The mental health awareness campaign wants participants to use the attention-grabbing hairstyle to talk about the brain underneath it.
In keeping with the theme of Mental Health Awareness Month, mental health and recovery advocates are getting behind the 1 Million Mohawks for Mental Health campaign—a collaboration between organizations such as the You Rock Foundation and Rise Together which encourages people to rock a mohawk for the month of May to spark important conversations about mental health.
“1 in 4 people suffer from a mental illness. And 8 million people have both a mental disorder and a substance use disorder,” said You Rock founder and executive director Joseph Penola, a suicide attempt survivor with a history of battling depression. “That’s a huge overlap that we really want to address.”
The idea is to use the attention your hair gets to talk about the brain underneath it.
Recovery advocate Ryan Hampton took on the challenge by spray painting a blue mohawk on his short hair while video-chatting with former Jackass and professional skateboarder Brandon Novak on Facebook Live.
Novak, who also appears in Hampton’s The Voices Project, joined in on the #1MillionMohawkChallenge by trying to style his own mohawk. His long hair kept falling over, no thanks to his army of hair products, but viewers got the message: let’s get talking. “I believe mental health and addiction go hand in hand,” he said. “They’re both diseases. Just like addiction with mental health, there is a solution. There is a life beyond mental diseases and diseases of addiction.”
Novak, who is a recovering heroin user, talked about life as a teenage pro skater and ending up homeless and hooked on heroin. “When people finally realized what was happening with me, I was already too far gone to be saved in their eyes,” he told Hampton. “Before I knew it, I had given my skateboarding career to heroin, I had given my family to heroin.”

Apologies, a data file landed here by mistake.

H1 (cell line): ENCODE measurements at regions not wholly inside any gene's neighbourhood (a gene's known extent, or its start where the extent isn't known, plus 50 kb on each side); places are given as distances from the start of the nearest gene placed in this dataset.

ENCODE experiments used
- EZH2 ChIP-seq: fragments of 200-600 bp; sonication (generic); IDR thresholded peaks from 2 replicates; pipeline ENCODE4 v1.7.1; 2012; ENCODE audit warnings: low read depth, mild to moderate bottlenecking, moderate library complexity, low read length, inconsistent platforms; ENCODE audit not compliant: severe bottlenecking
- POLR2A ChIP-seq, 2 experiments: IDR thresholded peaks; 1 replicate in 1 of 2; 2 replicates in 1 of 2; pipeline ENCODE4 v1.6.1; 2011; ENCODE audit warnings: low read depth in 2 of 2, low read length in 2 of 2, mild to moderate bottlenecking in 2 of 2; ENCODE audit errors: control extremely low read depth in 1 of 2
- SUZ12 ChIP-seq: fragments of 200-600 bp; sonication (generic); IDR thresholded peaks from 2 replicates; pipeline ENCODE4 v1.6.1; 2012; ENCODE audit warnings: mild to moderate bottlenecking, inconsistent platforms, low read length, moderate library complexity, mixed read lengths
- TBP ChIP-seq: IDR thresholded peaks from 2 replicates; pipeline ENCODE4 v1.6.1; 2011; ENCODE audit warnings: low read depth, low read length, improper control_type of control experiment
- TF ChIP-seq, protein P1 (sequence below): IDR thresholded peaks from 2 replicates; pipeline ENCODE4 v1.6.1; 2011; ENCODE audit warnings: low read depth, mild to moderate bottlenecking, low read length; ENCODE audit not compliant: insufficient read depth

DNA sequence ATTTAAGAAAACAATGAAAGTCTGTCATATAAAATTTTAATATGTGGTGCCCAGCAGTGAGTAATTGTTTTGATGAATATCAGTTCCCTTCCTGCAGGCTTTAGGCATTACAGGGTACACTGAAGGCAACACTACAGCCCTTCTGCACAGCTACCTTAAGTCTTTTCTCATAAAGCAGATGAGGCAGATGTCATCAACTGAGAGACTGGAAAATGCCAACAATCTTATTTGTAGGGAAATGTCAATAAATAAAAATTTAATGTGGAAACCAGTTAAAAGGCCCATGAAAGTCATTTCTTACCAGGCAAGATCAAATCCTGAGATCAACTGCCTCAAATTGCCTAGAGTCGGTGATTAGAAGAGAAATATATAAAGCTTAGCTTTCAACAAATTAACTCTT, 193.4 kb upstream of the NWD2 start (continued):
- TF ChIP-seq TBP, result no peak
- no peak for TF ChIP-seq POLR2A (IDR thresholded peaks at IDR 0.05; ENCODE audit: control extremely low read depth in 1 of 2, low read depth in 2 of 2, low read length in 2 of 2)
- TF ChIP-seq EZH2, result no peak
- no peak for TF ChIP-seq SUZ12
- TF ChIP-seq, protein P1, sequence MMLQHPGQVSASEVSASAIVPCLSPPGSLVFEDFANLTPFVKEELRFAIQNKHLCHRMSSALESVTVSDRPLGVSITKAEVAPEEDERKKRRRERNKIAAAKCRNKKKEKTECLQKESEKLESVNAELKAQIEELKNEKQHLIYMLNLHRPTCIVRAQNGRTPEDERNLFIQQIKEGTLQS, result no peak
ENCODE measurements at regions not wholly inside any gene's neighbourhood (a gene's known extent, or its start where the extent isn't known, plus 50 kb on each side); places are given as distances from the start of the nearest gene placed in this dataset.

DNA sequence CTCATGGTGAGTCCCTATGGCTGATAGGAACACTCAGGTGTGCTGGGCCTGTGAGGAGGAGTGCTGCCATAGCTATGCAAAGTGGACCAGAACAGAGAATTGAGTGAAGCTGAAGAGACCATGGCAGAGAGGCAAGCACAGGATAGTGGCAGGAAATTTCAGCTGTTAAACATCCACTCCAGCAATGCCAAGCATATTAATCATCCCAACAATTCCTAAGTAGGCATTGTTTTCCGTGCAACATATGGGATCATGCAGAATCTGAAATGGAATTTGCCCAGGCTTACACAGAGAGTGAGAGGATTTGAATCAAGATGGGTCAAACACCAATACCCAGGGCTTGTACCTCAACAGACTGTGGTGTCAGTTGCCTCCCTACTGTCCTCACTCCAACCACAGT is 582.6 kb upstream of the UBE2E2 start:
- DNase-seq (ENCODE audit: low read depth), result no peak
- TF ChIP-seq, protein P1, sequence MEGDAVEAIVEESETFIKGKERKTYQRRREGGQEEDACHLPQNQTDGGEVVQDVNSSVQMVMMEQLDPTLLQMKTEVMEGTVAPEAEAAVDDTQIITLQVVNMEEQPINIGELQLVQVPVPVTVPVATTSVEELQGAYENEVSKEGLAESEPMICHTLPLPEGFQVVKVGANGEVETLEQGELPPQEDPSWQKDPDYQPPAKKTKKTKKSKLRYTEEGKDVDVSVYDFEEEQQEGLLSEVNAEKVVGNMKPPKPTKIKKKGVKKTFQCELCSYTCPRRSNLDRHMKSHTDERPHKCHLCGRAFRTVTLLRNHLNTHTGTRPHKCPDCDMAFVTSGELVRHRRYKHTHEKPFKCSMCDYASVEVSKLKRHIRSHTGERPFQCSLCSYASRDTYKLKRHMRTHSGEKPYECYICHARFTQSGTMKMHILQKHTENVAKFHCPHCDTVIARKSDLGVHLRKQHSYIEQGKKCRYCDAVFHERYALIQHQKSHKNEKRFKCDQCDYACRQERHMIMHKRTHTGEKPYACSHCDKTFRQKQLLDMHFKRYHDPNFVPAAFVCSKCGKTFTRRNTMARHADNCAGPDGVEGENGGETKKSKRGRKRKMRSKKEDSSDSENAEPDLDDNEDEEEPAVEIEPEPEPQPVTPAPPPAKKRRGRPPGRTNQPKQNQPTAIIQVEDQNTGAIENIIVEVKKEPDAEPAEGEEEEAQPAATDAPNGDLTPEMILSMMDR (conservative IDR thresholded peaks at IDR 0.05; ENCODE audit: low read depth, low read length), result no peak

Novak, also known for being a part of MTV’s Jackass crew, is now about two years sober. “I was homeless shooting heroin two years ago and today I’m doing yoga and running three miles at the gym,” he said. “Sobriety has given me everything that drugs and alcohol promised. That psychic change has taken place.”
“Addiction is not a death sentence,” he added. “As long as you’re breathing, it’s never too late.”
He’s also close with fellow skater and TV personality Bam Margera—known for his reality TV show and Jackass spinoff Viva La Bam—which Novak says makes it hard to see Bam go through his own struggles. Novak credits Bam with giving him a second chance at life; he personally paid for him to go to rehab on more than one occasion. “He never turned his back on me,” said Novak. “So to see him struggling, it really strikes a chord with me.”
Margera spoke with Jenkem magazine about his drinking problem in March. “I was sober for a while, then once I picked up a drink again, I was like ‘Wow this is a real problem.’ I would be a dick and give Novak shit for not being able to stop using heroin, but I couldn’t put this fucking bottle down.”
Other campaigns to promote mental health awareness this month include What Would I Tell My Younger Self?—a project that enlists famous faces and asks them: what would you tell your younger self about growing up with a mental health or learning disorder?